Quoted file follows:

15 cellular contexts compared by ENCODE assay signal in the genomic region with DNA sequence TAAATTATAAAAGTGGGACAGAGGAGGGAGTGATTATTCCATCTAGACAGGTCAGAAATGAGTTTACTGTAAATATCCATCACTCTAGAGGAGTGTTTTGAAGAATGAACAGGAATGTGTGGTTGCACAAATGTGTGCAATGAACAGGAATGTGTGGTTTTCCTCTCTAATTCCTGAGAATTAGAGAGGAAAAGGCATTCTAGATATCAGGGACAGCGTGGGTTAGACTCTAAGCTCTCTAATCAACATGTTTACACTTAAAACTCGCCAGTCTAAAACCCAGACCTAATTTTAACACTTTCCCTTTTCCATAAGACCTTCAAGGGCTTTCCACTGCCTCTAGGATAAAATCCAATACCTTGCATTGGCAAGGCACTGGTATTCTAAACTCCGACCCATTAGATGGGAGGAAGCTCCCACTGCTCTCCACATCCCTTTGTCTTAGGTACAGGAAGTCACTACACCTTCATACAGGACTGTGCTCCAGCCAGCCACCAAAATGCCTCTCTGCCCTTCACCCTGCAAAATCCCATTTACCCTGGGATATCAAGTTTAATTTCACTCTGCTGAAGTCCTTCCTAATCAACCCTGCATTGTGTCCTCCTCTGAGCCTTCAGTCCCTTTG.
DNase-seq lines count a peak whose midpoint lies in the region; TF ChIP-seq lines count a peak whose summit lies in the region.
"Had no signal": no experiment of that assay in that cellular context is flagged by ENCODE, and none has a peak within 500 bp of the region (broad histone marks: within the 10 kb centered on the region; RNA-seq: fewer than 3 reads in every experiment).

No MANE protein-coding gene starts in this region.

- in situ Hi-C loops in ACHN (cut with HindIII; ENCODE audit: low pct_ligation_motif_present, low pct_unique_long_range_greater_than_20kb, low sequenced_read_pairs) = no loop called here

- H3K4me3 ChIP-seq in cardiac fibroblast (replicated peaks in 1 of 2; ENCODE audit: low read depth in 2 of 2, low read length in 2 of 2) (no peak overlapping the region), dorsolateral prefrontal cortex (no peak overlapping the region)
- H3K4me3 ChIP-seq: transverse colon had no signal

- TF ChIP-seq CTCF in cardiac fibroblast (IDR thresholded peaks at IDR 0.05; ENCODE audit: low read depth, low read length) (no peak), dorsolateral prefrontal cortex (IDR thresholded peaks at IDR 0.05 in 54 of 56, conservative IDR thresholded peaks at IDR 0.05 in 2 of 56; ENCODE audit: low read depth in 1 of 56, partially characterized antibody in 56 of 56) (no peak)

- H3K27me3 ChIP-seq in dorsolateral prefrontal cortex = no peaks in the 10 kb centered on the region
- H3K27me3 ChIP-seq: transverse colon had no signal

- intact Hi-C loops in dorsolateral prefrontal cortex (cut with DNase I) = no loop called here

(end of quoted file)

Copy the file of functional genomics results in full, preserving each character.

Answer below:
15 cellular contexts compared by ENCODE assay signal in the genomic region with DNA sequence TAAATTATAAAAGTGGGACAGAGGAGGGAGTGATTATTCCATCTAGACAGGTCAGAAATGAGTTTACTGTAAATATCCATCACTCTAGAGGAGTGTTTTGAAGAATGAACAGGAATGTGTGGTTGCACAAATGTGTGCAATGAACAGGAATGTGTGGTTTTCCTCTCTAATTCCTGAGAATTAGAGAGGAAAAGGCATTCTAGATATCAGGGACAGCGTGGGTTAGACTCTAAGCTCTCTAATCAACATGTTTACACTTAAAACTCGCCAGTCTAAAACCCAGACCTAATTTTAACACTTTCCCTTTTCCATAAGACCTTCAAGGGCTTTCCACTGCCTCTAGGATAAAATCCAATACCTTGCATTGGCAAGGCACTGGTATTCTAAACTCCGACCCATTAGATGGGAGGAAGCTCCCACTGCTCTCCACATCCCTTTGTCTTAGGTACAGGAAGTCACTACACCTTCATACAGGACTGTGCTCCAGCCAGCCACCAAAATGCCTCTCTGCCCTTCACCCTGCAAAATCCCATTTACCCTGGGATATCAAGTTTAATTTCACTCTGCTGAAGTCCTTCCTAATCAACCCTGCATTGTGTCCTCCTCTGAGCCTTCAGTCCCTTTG.
DNase-seq lines count a peak whose midpoint lies in the region; TF ChIP-seq lines count a peak whose summit lies in the region.
"Had no signal": no experiment of that assay in that cellular context is flagged by ENCODE, and none has a peak within 500 bp of the region (broad histone marks: within the 10 kb centered on the region; RNA-seq: fewer than 3 reads in every experiment).

No MANE protein-coding gene starts in this region.

- in situ Hi-C loops in ACHN (cut with HindIII; ENCODE audit: low pct_ligation_motif_present, low pct_unique_long_range_greater_than_20kb, low sequenced_read_pairs) = no loop called here

- H3K4me3 ChIP-seq in cardiac fibroblast (replicated peaks in 1 of 2; ENCODE audit: low read depth in 2 of 2, low read length in 2 of 2) (no peak overlapping the region), dorsolateral prefrontal cortex (no peak overlapping the region)
- H3K4me3 ChIP-seq: transverse colon had no signal

- TF ChIP-seq CTCF in cardiac fibroblast (IDR thresholded peaks at IDR 0.05; ENCODE audit: low read depth, low read length) (no peak), dorsolateral prefrontal cortex (IDR thresholded peaks at IDR 0.05 in 54 of 56, conservative IDR thresholded peaks at IDR 0.05 in 2 of 56; ENCODE audit: low read depth in 1 of 56, partially characterized antibody in 56 of 56) (no peak)

- H3K27me3 ChIP-seq in dorsolateral prefrontal cortex = no peaks in the 10 kb centered on the region
- H3K27me3 ChIP-seq: transverse colon had no signal

- intact Hi-C loops in dorsolateral prefrontal cortex (cut with DNase I) = no loop called here